Advancement of the technology core also opens the window for additional new features. For example, innovators started developing software-intensive features by taking advantage of microchip advancement. Similarly, adding a camera module to the technology core opened the door to adding imaging features, both still and video. Consequentially, in addition to making calls, customers started finding smartphones to perform a growing number of tasks, creating the scope effect. More importantly, along with the continued progression of the technology core, these functions also started growing. Some of them kept succeeding in unleashing creative destruction force. For example, in addition to weakening the market of land phones, the smartphone has destroyed an array of products, firms, and industries. Such advancement is at the core of the rise of innovation from a humble beginning to a radical innovation.
Creating positive externality effects
In some instances, candidate radical innovations gain destructive momentum through features creating positive externality effects. Mainly, innovations having software and connectivity-intensive technology core make it feasible for innovators to create such an effect. For example, the photo-sharing feature has created a positive Externality Effect on smartphones. Network externality is a compelling aspect of radical innovations as it keeps increasing perceived value with the growth of the customer base. Besides, the software-centric Network effect also keeps decreasing the cost with the growth of the customer base, as the cost of copying software is zero.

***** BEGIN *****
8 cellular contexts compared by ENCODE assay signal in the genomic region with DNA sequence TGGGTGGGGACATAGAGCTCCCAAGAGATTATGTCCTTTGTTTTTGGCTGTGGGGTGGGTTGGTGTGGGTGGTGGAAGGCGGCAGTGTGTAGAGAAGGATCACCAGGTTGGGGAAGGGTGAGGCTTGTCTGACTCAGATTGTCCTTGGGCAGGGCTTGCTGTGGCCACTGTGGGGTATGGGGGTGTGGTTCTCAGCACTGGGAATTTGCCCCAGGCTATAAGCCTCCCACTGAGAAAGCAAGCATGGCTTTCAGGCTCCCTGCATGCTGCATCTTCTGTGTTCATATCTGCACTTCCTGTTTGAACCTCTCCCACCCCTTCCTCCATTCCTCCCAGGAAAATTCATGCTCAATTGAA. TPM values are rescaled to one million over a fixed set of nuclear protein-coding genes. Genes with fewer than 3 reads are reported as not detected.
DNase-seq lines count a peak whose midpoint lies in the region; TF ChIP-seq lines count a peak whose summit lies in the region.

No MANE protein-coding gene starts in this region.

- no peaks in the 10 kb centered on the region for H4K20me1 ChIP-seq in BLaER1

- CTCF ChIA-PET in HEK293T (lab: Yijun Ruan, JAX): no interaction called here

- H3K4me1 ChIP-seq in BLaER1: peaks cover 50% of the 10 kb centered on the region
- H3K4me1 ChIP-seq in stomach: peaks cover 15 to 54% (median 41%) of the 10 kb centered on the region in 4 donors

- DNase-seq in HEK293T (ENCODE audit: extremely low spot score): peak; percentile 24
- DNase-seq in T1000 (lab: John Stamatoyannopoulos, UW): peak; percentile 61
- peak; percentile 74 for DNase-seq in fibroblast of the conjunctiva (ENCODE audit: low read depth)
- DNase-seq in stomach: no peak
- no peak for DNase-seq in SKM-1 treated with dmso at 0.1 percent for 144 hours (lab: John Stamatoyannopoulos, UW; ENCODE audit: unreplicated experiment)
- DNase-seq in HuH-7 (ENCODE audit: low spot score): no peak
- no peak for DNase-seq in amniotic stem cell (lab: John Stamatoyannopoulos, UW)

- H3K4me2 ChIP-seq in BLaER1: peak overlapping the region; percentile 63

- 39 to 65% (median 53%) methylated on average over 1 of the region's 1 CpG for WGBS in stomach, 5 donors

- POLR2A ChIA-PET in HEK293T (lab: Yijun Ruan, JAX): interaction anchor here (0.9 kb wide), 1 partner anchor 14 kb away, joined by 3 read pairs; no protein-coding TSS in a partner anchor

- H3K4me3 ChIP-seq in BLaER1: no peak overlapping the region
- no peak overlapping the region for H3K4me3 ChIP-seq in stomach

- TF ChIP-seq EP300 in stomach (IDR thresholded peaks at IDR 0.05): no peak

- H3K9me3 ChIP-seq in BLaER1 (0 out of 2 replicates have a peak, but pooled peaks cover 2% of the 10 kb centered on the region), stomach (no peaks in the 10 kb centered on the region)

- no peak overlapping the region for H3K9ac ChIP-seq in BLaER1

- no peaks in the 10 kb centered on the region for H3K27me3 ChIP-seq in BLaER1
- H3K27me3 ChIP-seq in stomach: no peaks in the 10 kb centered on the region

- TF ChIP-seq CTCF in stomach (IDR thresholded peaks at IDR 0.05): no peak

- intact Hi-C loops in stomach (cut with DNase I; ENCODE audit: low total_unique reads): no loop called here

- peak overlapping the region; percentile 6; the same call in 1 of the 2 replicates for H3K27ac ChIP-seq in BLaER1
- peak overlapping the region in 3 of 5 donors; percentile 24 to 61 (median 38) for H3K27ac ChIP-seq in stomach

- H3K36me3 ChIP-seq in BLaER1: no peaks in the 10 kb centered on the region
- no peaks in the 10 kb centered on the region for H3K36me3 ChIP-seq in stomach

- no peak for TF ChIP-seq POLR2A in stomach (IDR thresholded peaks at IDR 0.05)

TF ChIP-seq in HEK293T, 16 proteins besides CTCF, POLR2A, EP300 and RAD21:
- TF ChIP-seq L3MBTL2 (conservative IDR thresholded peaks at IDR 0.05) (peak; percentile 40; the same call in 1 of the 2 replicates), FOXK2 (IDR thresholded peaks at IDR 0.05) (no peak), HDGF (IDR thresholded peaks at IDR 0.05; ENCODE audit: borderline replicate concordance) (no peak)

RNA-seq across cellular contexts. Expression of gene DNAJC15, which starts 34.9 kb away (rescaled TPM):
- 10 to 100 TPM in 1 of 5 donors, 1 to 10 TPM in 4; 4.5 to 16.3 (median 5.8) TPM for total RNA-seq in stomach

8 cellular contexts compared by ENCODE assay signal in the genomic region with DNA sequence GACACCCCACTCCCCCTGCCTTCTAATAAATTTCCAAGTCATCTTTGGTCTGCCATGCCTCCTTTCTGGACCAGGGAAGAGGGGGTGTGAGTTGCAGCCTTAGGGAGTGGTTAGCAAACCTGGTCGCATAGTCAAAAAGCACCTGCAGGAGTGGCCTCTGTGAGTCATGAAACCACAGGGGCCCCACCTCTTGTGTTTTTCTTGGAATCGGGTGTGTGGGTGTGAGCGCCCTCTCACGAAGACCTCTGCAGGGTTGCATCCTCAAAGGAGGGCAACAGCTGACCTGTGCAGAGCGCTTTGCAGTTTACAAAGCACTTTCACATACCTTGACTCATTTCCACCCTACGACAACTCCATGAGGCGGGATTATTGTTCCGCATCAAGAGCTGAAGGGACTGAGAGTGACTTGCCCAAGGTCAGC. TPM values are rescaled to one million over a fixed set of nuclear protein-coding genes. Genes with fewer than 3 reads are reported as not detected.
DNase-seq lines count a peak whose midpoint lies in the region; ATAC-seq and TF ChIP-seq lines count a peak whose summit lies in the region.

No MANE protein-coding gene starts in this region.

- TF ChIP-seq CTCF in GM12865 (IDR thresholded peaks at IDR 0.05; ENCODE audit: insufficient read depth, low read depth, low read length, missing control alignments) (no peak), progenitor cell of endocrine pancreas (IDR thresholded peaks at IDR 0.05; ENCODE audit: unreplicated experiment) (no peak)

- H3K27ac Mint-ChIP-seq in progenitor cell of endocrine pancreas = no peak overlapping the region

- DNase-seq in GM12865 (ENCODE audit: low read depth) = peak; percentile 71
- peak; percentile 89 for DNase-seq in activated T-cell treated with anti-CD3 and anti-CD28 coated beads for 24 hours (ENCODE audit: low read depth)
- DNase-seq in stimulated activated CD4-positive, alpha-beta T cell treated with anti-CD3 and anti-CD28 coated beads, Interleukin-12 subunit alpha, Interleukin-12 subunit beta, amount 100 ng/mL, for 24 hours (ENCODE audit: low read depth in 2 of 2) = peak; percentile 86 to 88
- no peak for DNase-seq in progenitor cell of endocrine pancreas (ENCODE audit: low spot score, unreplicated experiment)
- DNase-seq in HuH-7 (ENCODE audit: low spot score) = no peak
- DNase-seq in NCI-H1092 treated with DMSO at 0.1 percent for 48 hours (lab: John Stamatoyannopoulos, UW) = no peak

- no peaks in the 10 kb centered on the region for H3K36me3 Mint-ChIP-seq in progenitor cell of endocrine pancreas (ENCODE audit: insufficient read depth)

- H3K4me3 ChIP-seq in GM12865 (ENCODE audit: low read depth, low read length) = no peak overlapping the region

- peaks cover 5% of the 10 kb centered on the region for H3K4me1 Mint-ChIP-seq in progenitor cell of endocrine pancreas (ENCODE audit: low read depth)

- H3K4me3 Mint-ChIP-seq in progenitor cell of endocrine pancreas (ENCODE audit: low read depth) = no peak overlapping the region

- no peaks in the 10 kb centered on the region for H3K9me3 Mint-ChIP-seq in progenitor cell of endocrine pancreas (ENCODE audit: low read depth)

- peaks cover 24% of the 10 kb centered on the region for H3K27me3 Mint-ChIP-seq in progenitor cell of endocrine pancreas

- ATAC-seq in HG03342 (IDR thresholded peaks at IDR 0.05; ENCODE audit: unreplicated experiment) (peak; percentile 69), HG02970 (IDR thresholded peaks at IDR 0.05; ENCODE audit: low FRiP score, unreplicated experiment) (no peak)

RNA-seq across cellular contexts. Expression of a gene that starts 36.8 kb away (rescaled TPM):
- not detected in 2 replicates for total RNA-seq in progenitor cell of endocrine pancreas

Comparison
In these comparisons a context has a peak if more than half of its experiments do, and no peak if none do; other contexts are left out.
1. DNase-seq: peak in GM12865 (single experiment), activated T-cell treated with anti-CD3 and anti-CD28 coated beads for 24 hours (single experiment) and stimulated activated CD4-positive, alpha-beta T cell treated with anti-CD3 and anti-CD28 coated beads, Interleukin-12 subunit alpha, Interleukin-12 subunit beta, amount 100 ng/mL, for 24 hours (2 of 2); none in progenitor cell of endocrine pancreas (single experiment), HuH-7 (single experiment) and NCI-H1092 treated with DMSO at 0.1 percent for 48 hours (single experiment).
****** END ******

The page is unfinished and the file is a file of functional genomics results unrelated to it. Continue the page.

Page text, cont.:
Frequently Asked Questions about Technology Core for Powering Radical Innovations
A summary of an QA session with an R&D management expert:
1. “Can multiples be employed for combined benefit?”–yes, for example, the increasing imaging performance of smartphones is due to the combined benefit of multiple technology cores, like sensors, lenses, electronics, and image enhancement algorithms.
2. “Does it support the elimination, integration, or simplification of other system functions or components?”–yes, smartphone technology core has been progressing through all these effects. In this case, elimination includes a physical keyboard and stylus.
3. Is a given core receptive to integration? Yes. For example, the imaging technology core of a smartphone is receptive to the integration of component technologies and features.
4. Is it malleable to adapt to outside factors? Yes, including the development of component technologies in serving other sectors. It also depends on existing infrastructure. For example, the autonomous vehicle technology core is highly malleable to existing road networks. Besides, whether “radical or disruptive until it becomes ubiquitous” depends on the ability of innovation to unleash creative destruction force on existing target innovation, which may or may not be ubiquitous.